Wednesday, July 17, 2013

When bad things happen to good companies, and to good people

Written by  Lawrence H Kaufman and Frank N. Wilner, Contributing Editors
(Editor’s Note: This commentary is a collaboration of Railway Age Contributing Editors Larry Kaufman and Frank Wilner, both of whom have extensive experience in railroad public relations.)

Of one thing you can be sure: There are more second acts in politics than there are second chances in public relations.

A case in point is one of the most respected railroaders of two generations—Ed Burkhardt, whose operating career at Chicago & North Western and Wisconsin Central, and skills at privatizing the freight operations of the former state-owned British Rail in creating the English Welsh & Scottish Railway, are, in the words of more than one of his peers, “legendary.” We have known and admired Ed Burkhardt for more years than most of today’s senior rail management has been in railroading, and the events following the accident at Lac-Mégantic on the Montreal, Maine & Atlantic have been extremely painful for us to observe.

Painful because we have both “been there”—close-up and at a distance—as practitioners of the public relations art that, while mostly an art, has elements of a specific science. We are adherents of media training for senior rail management because we know, all too well, what can and does go wrong when the world about them turns topsy-turvy in seemingly nanoseconds.

We both learned from how the makers of Tylenol turned a made-for-the media disaster into a positive outcome, and how, by contrast, Exxon, in the midst of an environmental calamity, turned an environmental disaster into a maelstrom of blunders. Closer to home, we have sought to guide rail management and rail labor in dealing with unfortunate events so as to achieve more positive outcomes—sometimes successfully and sometimes not, depending on the willingness of our superiors to accept counsel.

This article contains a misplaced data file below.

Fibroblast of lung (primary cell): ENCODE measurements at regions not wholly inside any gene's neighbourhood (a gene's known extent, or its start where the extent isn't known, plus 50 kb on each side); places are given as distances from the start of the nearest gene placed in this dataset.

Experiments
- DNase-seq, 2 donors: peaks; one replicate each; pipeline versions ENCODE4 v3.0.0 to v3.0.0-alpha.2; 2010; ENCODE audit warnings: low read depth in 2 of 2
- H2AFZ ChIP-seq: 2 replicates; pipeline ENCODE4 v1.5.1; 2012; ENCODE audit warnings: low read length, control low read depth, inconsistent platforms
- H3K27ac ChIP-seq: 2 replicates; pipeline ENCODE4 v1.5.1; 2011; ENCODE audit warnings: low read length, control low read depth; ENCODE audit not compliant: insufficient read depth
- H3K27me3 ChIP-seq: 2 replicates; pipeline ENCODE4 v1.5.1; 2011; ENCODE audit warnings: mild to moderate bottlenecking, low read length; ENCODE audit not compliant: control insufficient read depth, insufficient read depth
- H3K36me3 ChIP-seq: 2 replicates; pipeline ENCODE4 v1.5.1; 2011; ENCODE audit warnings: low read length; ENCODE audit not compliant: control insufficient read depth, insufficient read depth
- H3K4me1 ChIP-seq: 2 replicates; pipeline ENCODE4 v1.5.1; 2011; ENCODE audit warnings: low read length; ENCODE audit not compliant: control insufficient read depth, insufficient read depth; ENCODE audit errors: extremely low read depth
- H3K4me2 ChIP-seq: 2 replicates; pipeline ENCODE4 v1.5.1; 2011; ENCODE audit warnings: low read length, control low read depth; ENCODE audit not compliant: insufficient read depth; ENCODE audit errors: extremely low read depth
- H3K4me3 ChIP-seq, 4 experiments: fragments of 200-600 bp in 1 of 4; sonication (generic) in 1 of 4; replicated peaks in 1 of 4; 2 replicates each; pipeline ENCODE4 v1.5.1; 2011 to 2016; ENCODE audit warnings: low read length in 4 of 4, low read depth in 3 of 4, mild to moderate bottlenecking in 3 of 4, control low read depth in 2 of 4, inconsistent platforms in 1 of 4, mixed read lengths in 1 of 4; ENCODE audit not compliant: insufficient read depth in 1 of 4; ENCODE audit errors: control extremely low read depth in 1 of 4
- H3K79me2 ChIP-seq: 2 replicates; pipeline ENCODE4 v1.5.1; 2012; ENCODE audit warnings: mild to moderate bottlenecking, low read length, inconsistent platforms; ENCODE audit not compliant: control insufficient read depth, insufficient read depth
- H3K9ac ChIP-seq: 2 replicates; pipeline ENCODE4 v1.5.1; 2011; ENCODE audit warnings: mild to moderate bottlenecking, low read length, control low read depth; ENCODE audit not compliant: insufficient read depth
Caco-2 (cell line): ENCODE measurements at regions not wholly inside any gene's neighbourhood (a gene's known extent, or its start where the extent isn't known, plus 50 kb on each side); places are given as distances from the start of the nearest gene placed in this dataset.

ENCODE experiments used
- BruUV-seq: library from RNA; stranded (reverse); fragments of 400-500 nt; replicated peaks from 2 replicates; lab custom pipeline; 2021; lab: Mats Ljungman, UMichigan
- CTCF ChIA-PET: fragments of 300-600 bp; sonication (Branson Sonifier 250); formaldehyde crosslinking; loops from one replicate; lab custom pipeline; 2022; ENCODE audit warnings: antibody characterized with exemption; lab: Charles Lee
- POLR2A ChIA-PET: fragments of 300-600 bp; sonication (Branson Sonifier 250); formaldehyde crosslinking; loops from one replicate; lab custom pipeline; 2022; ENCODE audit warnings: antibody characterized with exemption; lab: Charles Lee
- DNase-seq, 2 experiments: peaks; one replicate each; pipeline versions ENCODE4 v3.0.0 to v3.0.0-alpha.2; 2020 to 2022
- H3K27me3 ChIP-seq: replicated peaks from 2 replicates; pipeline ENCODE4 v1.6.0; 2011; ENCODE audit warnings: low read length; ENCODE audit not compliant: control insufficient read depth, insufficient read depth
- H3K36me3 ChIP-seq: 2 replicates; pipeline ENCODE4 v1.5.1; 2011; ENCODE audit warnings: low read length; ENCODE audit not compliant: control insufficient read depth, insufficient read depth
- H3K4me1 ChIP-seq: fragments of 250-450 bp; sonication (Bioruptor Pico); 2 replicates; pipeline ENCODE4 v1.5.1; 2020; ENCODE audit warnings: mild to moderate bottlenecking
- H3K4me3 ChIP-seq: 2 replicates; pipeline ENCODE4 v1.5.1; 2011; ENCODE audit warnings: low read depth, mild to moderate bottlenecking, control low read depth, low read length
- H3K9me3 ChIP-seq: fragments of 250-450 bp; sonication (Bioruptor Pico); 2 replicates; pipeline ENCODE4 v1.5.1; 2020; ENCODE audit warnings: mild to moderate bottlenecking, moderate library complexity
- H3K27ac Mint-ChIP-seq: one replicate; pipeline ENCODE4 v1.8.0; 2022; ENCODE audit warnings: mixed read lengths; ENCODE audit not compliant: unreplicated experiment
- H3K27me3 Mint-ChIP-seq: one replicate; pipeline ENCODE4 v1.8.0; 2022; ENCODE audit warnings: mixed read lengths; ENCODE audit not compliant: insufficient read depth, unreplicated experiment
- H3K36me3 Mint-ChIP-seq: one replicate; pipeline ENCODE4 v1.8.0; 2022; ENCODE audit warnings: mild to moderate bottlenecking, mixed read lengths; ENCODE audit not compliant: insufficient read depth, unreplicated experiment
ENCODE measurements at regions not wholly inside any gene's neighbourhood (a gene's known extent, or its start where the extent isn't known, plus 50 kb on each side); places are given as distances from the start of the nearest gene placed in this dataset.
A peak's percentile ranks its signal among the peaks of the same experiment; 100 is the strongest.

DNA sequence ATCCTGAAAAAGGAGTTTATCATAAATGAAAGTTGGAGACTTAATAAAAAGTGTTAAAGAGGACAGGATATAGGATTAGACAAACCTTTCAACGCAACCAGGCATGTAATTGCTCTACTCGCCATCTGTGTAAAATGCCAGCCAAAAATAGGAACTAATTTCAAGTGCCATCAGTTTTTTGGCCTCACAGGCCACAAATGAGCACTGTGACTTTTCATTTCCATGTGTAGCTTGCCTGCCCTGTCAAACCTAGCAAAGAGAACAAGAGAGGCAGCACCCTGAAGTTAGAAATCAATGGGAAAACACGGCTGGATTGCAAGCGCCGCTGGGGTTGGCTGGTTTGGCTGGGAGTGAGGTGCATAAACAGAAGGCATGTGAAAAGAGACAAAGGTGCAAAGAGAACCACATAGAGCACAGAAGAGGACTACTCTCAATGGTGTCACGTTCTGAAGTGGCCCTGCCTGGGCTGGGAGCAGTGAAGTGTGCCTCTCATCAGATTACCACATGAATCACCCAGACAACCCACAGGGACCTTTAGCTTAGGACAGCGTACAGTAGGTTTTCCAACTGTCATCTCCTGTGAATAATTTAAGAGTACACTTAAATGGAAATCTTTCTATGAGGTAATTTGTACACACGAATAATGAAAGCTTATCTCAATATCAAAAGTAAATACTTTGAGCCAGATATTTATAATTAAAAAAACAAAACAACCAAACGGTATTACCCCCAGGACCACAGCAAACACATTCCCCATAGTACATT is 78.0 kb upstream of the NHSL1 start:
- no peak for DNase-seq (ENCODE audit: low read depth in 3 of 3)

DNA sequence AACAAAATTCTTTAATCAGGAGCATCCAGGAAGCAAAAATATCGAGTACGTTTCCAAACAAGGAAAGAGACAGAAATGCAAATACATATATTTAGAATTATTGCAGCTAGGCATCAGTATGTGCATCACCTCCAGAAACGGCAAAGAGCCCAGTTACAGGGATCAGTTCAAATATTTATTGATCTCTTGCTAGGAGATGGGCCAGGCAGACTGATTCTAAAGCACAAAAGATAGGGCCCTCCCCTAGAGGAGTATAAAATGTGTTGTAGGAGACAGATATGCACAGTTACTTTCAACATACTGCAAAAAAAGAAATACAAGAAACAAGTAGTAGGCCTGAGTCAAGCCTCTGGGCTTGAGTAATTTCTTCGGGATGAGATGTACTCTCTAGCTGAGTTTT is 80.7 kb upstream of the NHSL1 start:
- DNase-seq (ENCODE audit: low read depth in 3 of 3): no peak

Bad things happen to good companies and to good people, and how they respond in the initial hours is crucial to how they are viewed down the road by the media, public, regulators, and lawmakers.

Ed’s unfortunate experience—one that sadly could cap and muddy a career of superior achievement—is worth dissecting for the lessons needed to be learned by those who will face similar circumstances, because no matter the commitment to safety of responsible management, accidents happen.

Our commentary is not intended to embarrass Ed, whose skin we know is thick enough to accept his experience for the learning experience that can and should be imparted.

The blunders, which could have been avoided, are many:

Rather than wait days to visit the scene of the Canadian disaster in the Quebec town of Lac–Mégantic, where tank cars filled with crude oil broke loose in a horrific outcome, he should have been on the scene, as the railroad’s most senior executive, within hours. Amtrak President Joe Boardman, for example, won widespread and continuing praise for flying immediately to a fatal Amtrak accident in Nevada in 2011. If the CEO cannot immediately go to the scene, another senior executive should be designated and authorized to represent the railroad and the CEO. (To be fair, MM&A President and CEO Bob Grindrod and other staff arrived on the scene immediately, but a disaster of this magnitude arguably calls for the immediate arrival of the most senior of officers.)

Upon his arrival in a French speaking Quebec town, Ed should have been prepared to speak French phrases of remorse—or been accompanied by a French speaking aide. President John F. Kennedy is still widely revered in Germany for speaking, “Ich bin ein Berliner” (I am a Berliner) in 1963, 22 months after the Soviet-supported East Germany erected the infamous Berlin Wall.

Instead, as widely reported by the media, Ed initially quipped—among grief-stricken townspeople—that he was concerned for his own safety, saying in front of electronic and print media representatives, “I hope I am not going to get shot. I’m not wearing a bullet-proof vest.” Those who know Ed as we do understood that as an attempt to inject a bit of levity into a terrible situation, but it was not a time for levity. Local people were terribly offended.